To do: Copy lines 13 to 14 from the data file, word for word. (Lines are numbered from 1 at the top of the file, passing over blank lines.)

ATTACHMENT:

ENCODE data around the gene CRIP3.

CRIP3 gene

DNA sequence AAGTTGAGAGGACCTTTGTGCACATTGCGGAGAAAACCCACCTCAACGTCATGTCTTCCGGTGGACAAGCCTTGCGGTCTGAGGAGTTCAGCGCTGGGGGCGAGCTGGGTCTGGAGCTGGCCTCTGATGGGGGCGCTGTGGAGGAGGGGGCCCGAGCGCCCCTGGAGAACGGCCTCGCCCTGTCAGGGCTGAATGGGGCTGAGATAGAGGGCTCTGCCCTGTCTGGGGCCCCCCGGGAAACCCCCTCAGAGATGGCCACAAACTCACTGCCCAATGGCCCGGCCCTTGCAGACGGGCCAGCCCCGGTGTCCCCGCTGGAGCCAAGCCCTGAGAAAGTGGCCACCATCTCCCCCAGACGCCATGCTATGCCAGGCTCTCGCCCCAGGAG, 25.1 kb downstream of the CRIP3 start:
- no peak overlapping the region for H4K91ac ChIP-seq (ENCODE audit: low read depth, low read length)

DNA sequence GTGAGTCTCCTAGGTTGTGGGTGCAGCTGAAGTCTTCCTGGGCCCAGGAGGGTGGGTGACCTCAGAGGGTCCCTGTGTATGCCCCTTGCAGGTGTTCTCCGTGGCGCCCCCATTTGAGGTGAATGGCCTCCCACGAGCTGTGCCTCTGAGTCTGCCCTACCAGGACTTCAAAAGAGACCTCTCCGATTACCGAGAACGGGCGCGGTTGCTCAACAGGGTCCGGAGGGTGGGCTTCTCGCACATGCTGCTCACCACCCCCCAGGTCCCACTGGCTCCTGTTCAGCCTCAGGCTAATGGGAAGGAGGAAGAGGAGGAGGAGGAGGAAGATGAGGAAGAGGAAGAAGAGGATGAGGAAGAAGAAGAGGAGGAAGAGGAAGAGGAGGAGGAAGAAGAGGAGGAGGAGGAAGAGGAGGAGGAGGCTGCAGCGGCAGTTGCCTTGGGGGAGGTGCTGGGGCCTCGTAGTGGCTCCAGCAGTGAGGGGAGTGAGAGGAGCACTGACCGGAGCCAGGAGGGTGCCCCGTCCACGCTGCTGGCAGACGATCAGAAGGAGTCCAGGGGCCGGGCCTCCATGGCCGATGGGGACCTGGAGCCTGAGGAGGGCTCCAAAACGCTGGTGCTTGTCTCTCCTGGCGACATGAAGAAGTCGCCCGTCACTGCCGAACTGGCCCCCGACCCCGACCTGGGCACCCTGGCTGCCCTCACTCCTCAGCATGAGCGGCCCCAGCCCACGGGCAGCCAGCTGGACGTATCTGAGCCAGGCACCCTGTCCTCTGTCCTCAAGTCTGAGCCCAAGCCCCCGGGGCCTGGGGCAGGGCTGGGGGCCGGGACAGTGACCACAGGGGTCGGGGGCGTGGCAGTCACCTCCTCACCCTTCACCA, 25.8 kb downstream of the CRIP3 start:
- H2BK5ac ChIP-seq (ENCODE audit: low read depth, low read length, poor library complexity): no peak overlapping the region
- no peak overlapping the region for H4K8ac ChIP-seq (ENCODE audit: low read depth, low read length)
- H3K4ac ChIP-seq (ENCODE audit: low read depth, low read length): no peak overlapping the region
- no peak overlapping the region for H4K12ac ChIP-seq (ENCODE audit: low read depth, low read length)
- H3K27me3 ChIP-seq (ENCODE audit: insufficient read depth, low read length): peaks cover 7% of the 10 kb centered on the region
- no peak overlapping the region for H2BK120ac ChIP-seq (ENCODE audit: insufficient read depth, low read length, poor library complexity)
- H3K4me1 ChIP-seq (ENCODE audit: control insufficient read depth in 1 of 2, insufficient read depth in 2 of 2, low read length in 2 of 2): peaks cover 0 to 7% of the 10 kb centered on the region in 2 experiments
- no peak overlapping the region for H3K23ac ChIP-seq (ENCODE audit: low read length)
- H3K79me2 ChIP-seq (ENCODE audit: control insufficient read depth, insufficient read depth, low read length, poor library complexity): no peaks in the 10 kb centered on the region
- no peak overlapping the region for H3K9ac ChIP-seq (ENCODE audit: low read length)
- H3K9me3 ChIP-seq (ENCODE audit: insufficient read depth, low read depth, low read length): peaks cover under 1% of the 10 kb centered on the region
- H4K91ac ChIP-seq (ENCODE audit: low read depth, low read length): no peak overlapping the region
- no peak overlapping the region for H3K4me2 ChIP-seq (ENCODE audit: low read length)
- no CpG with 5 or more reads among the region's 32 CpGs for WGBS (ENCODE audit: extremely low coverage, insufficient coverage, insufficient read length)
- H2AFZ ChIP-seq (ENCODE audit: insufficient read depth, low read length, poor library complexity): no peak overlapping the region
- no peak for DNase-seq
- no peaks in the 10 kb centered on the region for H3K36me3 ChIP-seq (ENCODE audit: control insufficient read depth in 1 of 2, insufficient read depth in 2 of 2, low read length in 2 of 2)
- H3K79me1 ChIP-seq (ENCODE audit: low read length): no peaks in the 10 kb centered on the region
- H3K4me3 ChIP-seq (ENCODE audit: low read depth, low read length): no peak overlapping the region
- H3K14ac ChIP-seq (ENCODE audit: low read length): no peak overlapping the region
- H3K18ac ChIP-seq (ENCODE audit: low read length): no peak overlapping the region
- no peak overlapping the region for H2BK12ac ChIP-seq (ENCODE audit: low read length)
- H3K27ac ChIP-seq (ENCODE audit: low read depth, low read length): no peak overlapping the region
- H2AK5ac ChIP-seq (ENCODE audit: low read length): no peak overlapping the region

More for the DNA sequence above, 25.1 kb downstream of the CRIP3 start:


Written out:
- no peak overlapping the region for H3K23ac ChIP-seq (ENCODE audit: low read length)
- H3K79me2 ChIP-seq (ENCODE audit: control insufficient read depth, insufficient read depth, low read length, poor library complexity): no peaks in the 10 kb centered on the region